I spent sixteen weeks at the center. Today’s my first day out. First I went for groceries. Then I put the groceries away. Almonds grown three hours north: door of fridge. Oranges grown an hour south: wooden bowl found in cabinet. Tea picked and dried only on certain days of the lunar calendar: lined up on counter. Kava, fennel, rooibos. Dried sage for burning in a coffee-stained mug.
One at a time, gathering the things I need.
Taking it slow.
I am a sure-footed panther.
In this new life I own a suitcase of clothes, seven books, a journal, a computer, phone, two pairs of shoes, Japanese prayer mug. I got rid of the rest. Gave it away, let it go, haven’t missed it for a minute. I come from a long line of people with way too much stuff, each more loaded and miserable than the next. But they’re not my problem. “Look Forward,” reads the affirmation on the fridge. The prayer mug is maybe superfluous, but it’s an extraordinary mug; I use it every day, and Arye says we can’t let go of things until we’re truly ready.
My new place is quiet. A semi-furnished apartment on a short-term lease. I’m back in the world, reborn into calm, into quiet. Quiet inside, quiet outside. Breathing. Breathing.
At the center I healed. A few weeks ago we did a meditation in which we each spent a full minute slowly, silently chewing a raisin. Have you ever really experienced a raisin? Close your eyes so your other senses sharpen. Resist the urge to swallow.
What if all your food could taste like this? Arye said. What if your whole life could be like this? This conscious, this endless, this flavorful. It was the first raisin of my life. Later, in bed, my roommate Lottie wept.
What was that even about? I mean, seriously. Lottie’s troubles greatly eclipsed even my own. Her parents had found her wandering Eastern Europe half dead. She’d been sleeping on the street, prostituting, didn’t remember a lot of the details.
Mine weren’t half so dramatic. A more abstract exile: twice-weekly therapy, cluttered antidepressant/anti-anxiety cocktail with wine and pot garnish, almost never left my house. Constant online shopping. Everything a threat. Zombie-town, population one. My hair had started to fall out. I had no one.
Arye told us his own story constantly. The cocaine habit that destroyed his nose, the nasty custody battle that estranged him from his children, the time spent in prison for stealing money from his congregation. In recovery 15 years ago he found redemption and a new calling, and the center was born. A hybrid synagogue/prison/spa/halfway house/mental hospital. My stay was voluntary. Not so, Lottie’s.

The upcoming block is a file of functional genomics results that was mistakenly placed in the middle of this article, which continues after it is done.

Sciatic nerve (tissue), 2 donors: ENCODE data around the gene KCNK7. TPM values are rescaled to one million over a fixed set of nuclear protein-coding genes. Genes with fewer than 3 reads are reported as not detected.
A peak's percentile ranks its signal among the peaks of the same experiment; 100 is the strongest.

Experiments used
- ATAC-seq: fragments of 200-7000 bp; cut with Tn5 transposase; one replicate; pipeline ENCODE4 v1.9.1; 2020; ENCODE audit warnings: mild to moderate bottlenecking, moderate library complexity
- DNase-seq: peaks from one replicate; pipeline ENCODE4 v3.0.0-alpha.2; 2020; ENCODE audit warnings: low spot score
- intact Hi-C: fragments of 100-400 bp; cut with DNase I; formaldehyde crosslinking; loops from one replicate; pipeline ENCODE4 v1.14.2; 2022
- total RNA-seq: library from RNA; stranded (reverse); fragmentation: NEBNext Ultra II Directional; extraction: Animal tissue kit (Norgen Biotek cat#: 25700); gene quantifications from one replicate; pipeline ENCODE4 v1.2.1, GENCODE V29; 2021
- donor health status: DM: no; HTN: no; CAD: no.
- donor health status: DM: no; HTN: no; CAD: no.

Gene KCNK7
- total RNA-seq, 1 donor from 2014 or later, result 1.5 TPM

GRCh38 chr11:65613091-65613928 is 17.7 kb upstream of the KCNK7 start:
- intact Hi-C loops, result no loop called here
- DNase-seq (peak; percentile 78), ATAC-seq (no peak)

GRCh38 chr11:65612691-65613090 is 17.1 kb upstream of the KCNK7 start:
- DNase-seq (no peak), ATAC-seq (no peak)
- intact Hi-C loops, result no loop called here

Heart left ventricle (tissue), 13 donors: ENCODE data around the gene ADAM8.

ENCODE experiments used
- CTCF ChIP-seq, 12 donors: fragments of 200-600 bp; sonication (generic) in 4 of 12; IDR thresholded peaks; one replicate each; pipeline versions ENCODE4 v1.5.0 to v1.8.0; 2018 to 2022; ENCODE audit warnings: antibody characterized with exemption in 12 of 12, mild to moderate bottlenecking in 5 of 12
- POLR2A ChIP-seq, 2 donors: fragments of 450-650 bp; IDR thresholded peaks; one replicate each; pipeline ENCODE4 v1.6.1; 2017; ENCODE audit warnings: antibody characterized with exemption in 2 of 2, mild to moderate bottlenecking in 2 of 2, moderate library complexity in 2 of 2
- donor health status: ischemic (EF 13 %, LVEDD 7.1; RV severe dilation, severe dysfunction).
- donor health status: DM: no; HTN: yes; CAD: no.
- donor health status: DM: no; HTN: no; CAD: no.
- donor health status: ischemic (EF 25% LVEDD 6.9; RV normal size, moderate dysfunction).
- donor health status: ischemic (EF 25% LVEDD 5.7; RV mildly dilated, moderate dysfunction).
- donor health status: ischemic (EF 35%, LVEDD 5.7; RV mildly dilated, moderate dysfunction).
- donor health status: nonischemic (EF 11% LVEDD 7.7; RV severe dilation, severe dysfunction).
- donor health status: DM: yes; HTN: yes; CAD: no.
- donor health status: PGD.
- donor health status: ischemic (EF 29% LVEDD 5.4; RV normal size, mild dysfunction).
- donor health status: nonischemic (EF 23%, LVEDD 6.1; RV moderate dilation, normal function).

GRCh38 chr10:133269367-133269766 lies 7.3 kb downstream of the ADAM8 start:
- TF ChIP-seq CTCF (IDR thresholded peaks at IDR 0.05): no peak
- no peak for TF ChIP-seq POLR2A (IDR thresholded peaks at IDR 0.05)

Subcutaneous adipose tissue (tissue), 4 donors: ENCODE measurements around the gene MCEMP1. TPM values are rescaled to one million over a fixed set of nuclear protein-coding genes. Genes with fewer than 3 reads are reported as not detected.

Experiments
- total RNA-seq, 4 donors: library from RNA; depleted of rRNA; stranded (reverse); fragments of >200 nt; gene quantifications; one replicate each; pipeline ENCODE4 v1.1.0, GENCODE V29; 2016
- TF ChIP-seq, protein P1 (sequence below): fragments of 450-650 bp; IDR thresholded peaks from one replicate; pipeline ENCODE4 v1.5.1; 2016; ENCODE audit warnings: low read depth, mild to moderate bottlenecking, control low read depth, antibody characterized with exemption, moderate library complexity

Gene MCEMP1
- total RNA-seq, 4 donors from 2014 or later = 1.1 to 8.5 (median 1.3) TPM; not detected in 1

Group’s in a couple of hours and the center’s a 20-minute walk, so I have plenty of time to make my slow, sure-footed way, stop at the café. I lock my new door and the world opens before me. In my old life I didn’t really know how to breathe. I turn onto Santa Monica Boulevard. West Hollywood really goes nuts with the seasonal decorations. Happy Holidays, Ho Ho Ho. One foot in front of the other, cutting through the good air. The sky is comically blue, the day bright and clear. Eighty-five in December. Imagine that.
It happens that my new life, my first day, coincides with the beginning of Chanukah. When I grew up I had no idea what Chanukah was even about, that there could be meaning behind it. I thought it was a way for Jews to be passive-aggressive about Christmas. My mother would host eight distinct, impeccably catered parties.
Arye says this is no coincidence: my new life, the festival of lights. We are each of us a light, he said yesterday, at my farewell ceremony. The light animates us; we are its guardian. The true miracle is our willingness to take a risk, to leap into the unknown. To set afire what’s not serving us. To let our attachments be consumed, and to celebrate the light that’s left. A festival of lights, each of us a light. Rachel—he turned to me, his smile a benediction, and paused—a light. There wasn’t a dry eye in the house. We sat in a big circle. The sun was setting. We each lit individual candles from one central candle, surrounded by rose petals. We sat staring at our flames, watching their slow burn. We called out what we saw in the fire: Warmth. Steadiness. Confidence. Light. Life. Destruction. Arye said a special blessing to send me on my way. May you be the fierce guardian of your light. May you seek and manifest miracles of your choosing. Then, before my candle burned all the way down, I used it to light the first candle in the menorah. And everyone cheered. Lottie, in a breezy mood, beautiful in a long, sheer white-cotton sundress, like a bride, held my face in her hands and kissed me once, gently, on the lips. I breathed, buoyed.